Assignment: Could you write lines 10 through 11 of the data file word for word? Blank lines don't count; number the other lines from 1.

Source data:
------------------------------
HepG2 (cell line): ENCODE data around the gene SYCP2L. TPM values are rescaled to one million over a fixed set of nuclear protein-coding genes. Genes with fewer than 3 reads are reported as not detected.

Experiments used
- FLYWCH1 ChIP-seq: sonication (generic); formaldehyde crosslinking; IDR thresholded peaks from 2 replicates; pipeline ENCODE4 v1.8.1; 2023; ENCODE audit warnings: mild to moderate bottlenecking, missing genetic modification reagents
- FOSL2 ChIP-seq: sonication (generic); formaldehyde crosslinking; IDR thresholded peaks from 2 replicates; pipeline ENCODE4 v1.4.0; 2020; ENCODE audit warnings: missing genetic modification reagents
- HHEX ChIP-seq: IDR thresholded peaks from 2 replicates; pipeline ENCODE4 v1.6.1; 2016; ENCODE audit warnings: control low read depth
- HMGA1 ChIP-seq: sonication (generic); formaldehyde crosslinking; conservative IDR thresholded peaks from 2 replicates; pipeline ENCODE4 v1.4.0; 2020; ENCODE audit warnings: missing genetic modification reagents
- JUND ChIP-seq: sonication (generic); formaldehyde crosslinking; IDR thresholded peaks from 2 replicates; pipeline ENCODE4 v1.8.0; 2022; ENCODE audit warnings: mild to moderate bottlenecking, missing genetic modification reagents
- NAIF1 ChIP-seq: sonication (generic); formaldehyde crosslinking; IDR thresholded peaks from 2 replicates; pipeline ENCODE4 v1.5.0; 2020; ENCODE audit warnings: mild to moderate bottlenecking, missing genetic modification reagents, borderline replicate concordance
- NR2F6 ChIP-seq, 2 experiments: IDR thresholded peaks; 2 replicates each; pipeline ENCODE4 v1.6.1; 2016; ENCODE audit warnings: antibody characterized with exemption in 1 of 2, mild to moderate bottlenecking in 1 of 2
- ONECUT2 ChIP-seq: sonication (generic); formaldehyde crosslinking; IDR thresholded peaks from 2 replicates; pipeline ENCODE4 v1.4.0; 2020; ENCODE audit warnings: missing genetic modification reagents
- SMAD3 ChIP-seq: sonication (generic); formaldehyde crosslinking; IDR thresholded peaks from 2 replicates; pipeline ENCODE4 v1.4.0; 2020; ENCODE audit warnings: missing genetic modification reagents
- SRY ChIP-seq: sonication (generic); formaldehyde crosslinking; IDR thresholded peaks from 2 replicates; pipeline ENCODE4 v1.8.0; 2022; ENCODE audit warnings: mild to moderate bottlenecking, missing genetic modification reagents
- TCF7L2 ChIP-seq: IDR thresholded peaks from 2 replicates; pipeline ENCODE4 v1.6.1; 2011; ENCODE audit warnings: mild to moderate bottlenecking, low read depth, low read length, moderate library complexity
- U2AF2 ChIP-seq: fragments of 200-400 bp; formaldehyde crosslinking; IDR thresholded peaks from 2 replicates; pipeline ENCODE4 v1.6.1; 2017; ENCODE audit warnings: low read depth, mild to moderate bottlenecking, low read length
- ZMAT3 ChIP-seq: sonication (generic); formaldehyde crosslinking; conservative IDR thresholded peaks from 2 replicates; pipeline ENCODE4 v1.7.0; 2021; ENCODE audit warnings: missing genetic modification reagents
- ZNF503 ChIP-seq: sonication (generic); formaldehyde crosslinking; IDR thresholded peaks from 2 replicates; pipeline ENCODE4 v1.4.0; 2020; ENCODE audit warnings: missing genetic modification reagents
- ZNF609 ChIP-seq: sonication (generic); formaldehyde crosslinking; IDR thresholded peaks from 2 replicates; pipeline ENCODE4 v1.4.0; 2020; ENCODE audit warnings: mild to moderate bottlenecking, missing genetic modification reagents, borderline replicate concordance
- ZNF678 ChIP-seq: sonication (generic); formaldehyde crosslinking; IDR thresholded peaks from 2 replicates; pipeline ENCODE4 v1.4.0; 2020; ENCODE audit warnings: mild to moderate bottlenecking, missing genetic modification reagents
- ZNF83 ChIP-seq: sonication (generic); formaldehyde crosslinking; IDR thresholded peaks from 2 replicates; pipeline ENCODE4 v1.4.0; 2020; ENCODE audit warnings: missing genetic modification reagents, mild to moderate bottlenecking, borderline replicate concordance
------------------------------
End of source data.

- ONECUT2 ChIP-seq: sonication (generic); formaldehyde crosslinking; IDR thresholded peaks from 2 replicates; pipeline ENCODE4 v1.4.0; 2020; ENCODE audit warnings: missing genetic modification reagents
- SMAD3 ChIP-seq: sonication (generic); formaldehyde crosslinking; IDR thresholded peaks from 2 replicates; pipeline ENCODE4 v1.4.0; 2020; ENCODE audit warnings: missing genetic modification reagents